Abhiruk Patoway is a young Indian multi-instrumentalist, who is going beyond the usual trends of modern metal with his project Gaia and their recent release ’Aerial’. Patoway collaborates with guitarist Ro Han (I Built The Sky), drummer Nathan Bulla (Intervals), and vocalists Siddharth Hair, David Chunn and Sahil Khurana, to bring us something new and fresh from a range of different influences. Upon my first listen to ‘Aerials’ I would label the sound of Gaia as a blend of Tesseract, Scar Symmetry and The Helix Nebula.
Aerial is the first track off ‘Aerial’ and is an instrumental track, that sets the mood for the glorious music that is about to unfold. Ambient sounds that echo and ring from the effects on the clean guitar melody starts the album, before the groove of the rhythm section kicks in and the joining of melodic guitar leads and solos. Aerial is one of those tracks that has you grinning from ear to ear, while moving your head to the epic grooves that have been created by this power house of a collaboration. Similar to Aerial, Prism starts with guitars and a groove riff by the rhythm section, before angelic sounding vocals enter that complement the guitar work. Prism features a cool rhythmic drum and bass section, with vocals and some really interesting guitar work that sits low in the mix. New Reality features more of those sweet riffs, drawn out vocal melodies that create a great ambiance to the track. New Reality begins the use of harsh vocals on ‘Aerial’, and with great placement throughout the track the harsh vocals work gorgeously alongside the clean vocals to create a dramatic edge. The calm before the storm, Jehovah. The opening riff in Jehovah slowly builds itself before exploding into a full-on assault with the addition of harsh vocals that continue throughout the track. Jehovah has the addition of some clean vocals that come together to make an explosive track. Atlantis continues the onslaught of Jehovah, with a great blend of both clean and harsh vocals, and the creatively melodic guitar leads. Daisy World is a little different in sound to the rest of ‘Aerial’, with its more up paced riffs and the drums being more on the heavier side in the use of cymbals.
Reclamation and how this track begins, reminds me of tracks off Between The Buried and Me’s album ‘Colors’. Reclamation features purely mesmerising vocal work, before evolving into heavier style riffs with harsh vocals and continuing the creativity trend that we have heard in the previous tracks on ‘Aerial’. Cipher is a great blend of styles and influences that are present in the tracks Aerial and Prism, with its Tesseract like vocal melodies and deliveries, and ambient sounding guitar work. My favourite track on ‘Aerial’ is the track Element and how could you not. Element starts with an Indian-esq guitar melody that features throughout the track, you have interesting vocal work and delivery on both the clean and harsh vocals, and great riffs. The final track Nebulous has an awesome intro that builds with dissonant sounding chords, before exploding to an intense fast paced riff that melts into an epic groove riff with harsh vocals. Nebulous also features a chaotic guitar solo, and has depth created with the use of ambient sounding clean sections amongst all the chaos that is going on in Nebulous.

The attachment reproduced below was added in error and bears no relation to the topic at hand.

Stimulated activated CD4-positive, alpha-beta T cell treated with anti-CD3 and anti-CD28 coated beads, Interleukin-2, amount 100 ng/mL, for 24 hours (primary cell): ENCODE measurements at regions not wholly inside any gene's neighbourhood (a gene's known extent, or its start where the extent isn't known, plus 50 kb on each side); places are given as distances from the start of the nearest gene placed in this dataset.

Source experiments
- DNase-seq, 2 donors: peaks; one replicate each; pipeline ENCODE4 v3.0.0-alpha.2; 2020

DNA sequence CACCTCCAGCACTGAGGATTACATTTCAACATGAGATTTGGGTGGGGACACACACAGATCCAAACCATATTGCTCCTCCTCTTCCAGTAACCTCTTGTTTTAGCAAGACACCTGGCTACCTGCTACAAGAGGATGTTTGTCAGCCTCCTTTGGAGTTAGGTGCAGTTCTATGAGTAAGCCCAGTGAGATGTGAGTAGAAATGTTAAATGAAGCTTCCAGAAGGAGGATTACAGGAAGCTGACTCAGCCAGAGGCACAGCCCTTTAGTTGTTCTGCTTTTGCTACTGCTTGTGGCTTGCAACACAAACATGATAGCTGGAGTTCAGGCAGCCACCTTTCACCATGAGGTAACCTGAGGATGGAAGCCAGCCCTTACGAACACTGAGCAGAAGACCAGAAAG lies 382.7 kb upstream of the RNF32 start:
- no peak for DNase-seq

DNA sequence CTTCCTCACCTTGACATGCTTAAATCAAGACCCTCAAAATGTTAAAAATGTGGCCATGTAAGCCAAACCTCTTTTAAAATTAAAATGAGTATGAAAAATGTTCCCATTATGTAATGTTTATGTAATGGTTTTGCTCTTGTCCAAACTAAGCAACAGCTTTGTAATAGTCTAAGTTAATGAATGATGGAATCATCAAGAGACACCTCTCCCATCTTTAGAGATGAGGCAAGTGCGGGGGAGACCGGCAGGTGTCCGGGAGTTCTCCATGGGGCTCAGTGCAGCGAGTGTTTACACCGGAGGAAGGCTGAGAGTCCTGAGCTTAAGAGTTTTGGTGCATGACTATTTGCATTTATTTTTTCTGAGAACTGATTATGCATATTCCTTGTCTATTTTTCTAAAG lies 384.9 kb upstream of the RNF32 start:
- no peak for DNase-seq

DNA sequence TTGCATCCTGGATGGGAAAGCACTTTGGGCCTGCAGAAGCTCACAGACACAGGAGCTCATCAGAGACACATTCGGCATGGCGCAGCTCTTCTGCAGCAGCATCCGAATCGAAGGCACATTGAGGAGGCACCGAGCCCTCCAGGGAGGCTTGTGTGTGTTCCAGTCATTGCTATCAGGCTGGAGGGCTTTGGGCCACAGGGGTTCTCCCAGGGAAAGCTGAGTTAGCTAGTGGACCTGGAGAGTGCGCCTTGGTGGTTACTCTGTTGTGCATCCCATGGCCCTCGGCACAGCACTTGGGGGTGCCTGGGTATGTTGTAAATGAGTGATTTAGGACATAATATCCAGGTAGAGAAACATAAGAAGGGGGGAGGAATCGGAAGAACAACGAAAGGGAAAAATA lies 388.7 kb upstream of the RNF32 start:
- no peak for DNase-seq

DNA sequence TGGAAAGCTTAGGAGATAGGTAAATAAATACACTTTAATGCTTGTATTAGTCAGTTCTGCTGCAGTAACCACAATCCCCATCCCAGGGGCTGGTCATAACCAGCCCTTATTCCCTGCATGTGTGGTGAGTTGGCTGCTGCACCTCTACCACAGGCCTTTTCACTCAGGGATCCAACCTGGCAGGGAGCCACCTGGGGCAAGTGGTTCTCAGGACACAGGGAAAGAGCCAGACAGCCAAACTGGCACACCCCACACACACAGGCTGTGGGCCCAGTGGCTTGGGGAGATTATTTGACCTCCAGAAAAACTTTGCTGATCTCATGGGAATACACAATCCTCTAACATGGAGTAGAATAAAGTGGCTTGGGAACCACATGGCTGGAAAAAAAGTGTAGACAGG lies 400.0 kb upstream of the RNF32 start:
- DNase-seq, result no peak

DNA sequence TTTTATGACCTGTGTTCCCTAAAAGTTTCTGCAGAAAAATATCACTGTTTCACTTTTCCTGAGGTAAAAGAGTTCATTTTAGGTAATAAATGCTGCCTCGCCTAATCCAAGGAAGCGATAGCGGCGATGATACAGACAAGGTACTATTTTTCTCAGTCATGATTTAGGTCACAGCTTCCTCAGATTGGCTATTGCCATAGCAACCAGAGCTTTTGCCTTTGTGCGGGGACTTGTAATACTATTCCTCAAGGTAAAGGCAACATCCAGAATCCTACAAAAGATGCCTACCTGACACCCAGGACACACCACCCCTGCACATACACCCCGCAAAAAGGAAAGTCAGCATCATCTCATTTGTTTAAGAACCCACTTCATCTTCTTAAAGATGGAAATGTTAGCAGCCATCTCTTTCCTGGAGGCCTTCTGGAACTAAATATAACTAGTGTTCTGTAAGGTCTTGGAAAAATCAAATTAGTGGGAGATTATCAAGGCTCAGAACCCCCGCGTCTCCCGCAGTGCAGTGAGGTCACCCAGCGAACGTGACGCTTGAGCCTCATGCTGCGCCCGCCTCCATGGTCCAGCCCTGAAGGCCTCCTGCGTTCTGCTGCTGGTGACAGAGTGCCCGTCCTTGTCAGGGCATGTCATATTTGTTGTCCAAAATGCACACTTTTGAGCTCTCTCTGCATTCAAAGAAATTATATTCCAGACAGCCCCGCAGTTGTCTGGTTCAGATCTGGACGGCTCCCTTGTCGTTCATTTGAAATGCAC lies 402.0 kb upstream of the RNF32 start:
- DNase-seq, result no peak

‘Aerial’ is a fresh addition to the modern metal world and it does clearly stand out on its own amongst all the other metal bands out there. Each track works perfectly together and the different influential elements from the collaborators is complimented in each track. ‘Aerial’ features a range of great vocal delivery and melodies by Hair, Chunn and Khurana on the tracks, however, to me some of the vocals lack at times, like in Daisy World, where the clean vocals seem to clash with one when they have been doubled at times and some of the harsh vocal styles in Jehovah to me don’t suit the sound of the track. The guitar work on Gaia’s album ‘Aerial’ is phenomenal and the drum work by Bulla helps the album excel and makes it a must for metal fans.